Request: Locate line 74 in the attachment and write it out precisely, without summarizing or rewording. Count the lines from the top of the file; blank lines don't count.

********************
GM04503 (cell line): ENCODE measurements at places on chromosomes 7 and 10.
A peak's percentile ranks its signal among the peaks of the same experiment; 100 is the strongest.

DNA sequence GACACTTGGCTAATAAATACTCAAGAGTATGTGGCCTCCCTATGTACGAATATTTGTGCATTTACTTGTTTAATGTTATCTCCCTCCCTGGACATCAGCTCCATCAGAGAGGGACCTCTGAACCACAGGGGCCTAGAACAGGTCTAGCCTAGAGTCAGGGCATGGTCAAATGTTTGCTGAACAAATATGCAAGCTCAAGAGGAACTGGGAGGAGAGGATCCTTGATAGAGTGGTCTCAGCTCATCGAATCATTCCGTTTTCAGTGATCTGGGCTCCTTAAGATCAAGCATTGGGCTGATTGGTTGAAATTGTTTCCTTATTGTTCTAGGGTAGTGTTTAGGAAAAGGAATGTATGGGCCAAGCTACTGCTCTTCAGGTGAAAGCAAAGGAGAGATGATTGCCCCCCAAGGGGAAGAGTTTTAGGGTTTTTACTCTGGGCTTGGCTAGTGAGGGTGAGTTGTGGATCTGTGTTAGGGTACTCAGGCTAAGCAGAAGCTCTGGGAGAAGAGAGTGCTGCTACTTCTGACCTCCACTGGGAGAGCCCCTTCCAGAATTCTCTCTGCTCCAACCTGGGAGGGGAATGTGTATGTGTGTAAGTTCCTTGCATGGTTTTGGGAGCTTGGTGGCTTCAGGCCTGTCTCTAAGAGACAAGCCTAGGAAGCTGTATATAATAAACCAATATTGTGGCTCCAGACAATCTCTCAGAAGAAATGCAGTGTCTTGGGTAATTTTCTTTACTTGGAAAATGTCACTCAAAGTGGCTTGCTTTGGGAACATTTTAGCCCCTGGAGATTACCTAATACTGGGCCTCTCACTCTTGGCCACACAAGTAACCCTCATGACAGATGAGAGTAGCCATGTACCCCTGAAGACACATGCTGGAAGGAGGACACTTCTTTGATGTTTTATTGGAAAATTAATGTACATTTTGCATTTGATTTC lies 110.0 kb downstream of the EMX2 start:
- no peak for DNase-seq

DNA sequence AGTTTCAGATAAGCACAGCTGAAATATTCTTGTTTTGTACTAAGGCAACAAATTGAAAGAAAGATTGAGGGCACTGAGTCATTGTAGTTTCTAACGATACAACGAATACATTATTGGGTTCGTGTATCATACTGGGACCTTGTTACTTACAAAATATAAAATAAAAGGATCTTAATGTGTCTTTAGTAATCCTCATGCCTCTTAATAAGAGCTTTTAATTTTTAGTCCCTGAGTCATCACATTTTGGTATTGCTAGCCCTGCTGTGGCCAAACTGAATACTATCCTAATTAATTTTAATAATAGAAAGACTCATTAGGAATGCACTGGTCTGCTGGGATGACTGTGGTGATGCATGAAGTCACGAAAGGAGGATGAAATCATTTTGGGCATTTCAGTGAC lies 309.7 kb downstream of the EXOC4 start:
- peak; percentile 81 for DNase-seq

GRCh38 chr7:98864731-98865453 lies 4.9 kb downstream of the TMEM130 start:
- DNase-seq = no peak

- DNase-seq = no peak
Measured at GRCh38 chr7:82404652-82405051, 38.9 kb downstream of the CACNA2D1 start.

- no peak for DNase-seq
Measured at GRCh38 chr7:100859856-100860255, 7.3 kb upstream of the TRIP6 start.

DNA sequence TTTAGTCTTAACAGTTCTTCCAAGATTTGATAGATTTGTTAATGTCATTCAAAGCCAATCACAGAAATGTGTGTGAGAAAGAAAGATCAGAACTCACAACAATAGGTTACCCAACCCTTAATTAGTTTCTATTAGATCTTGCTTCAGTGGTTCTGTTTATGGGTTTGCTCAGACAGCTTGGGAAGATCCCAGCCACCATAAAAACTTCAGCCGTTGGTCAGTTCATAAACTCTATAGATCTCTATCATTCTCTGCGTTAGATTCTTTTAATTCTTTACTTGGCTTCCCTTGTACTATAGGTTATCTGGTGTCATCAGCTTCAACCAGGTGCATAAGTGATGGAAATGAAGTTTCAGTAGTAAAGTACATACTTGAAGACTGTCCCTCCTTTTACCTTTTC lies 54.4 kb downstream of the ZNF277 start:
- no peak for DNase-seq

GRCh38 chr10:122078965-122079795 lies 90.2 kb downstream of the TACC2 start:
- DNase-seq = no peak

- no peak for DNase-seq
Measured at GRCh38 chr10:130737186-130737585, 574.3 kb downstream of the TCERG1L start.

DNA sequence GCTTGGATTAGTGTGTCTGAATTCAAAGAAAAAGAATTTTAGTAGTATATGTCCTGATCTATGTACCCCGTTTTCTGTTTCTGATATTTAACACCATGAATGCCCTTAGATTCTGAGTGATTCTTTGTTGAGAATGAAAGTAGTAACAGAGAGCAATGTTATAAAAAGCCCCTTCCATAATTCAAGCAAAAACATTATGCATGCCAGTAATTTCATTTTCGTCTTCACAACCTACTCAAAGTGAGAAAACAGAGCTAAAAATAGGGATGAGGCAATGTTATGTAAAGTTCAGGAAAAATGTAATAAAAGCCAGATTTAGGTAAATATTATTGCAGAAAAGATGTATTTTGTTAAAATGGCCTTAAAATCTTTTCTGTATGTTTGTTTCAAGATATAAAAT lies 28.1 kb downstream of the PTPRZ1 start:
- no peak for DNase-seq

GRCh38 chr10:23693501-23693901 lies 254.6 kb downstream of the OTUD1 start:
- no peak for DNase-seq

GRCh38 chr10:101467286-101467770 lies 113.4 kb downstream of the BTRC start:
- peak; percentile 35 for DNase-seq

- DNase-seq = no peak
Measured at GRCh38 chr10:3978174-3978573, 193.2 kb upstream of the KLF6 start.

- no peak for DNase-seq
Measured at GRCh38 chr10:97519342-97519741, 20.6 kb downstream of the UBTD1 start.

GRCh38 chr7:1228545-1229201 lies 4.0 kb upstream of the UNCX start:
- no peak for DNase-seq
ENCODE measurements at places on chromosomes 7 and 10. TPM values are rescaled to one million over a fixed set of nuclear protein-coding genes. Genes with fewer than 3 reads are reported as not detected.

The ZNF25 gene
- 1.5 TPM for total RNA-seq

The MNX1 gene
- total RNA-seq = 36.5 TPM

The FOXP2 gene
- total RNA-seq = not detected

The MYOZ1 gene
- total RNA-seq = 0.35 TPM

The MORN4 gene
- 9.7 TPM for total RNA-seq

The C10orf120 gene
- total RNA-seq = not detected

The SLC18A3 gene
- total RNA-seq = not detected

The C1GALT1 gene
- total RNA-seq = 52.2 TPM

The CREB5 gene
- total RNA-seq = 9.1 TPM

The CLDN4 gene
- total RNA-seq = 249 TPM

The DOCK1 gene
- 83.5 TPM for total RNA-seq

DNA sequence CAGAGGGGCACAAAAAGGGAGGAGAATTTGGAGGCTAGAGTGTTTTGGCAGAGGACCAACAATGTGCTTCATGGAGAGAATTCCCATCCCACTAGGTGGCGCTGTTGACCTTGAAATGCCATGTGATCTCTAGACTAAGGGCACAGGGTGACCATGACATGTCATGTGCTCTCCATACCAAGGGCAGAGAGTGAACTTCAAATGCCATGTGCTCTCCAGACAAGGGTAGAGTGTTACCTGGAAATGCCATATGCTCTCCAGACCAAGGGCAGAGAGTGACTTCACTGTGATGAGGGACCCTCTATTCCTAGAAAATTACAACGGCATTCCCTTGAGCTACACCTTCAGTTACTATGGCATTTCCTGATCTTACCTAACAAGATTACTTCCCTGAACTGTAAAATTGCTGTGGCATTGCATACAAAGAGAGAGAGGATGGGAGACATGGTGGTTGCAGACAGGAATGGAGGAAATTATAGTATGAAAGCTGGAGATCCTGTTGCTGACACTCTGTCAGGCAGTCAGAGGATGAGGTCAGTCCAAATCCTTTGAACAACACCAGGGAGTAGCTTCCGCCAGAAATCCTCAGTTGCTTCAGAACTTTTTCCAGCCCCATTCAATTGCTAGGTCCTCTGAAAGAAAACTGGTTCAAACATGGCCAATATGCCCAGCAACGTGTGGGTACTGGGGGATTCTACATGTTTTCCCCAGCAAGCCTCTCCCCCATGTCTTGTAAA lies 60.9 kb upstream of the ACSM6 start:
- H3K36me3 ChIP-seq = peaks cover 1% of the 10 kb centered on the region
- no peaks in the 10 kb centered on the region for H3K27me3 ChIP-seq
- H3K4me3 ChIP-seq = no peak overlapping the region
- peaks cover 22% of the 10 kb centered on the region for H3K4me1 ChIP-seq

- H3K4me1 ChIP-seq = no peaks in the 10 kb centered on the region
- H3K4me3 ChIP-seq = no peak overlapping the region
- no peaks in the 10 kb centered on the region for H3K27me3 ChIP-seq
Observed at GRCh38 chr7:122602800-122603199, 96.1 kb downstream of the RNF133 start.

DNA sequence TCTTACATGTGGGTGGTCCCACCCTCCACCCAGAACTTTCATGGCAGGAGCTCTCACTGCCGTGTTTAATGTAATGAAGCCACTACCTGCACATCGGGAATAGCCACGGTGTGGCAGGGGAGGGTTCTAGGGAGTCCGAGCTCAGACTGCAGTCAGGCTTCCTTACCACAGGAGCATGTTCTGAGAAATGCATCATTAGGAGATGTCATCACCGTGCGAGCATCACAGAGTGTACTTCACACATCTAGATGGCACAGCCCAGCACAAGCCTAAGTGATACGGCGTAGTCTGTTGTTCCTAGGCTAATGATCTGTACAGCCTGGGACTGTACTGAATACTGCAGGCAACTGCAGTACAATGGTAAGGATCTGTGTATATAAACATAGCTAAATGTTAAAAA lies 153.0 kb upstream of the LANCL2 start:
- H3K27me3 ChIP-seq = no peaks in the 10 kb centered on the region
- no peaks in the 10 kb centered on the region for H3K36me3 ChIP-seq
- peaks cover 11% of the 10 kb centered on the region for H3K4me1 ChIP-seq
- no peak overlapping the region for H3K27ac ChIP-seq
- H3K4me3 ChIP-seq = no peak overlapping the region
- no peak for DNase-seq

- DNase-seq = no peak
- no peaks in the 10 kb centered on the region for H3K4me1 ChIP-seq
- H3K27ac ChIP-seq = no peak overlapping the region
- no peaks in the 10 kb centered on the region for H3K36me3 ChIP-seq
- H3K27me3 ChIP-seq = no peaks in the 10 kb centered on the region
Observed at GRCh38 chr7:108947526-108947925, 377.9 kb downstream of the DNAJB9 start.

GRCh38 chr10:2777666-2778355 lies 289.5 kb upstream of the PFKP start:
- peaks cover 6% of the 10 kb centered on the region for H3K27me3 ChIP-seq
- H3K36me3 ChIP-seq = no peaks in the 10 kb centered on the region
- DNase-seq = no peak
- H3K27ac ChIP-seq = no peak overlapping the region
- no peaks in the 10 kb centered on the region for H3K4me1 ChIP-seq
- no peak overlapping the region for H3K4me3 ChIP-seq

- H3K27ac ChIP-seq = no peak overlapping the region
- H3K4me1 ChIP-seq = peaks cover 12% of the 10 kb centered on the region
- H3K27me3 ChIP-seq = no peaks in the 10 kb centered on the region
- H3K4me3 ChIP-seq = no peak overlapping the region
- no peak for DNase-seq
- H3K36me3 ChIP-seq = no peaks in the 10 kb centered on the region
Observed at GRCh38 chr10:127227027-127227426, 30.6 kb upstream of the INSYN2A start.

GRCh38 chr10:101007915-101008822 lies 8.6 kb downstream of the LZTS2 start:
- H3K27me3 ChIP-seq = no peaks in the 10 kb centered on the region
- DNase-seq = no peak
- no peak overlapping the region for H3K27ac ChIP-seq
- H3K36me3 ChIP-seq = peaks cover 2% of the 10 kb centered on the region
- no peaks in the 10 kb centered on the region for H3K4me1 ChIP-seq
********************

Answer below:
- H3K27me3 ChIP-seq = no peaks in the 10 kb centered on the region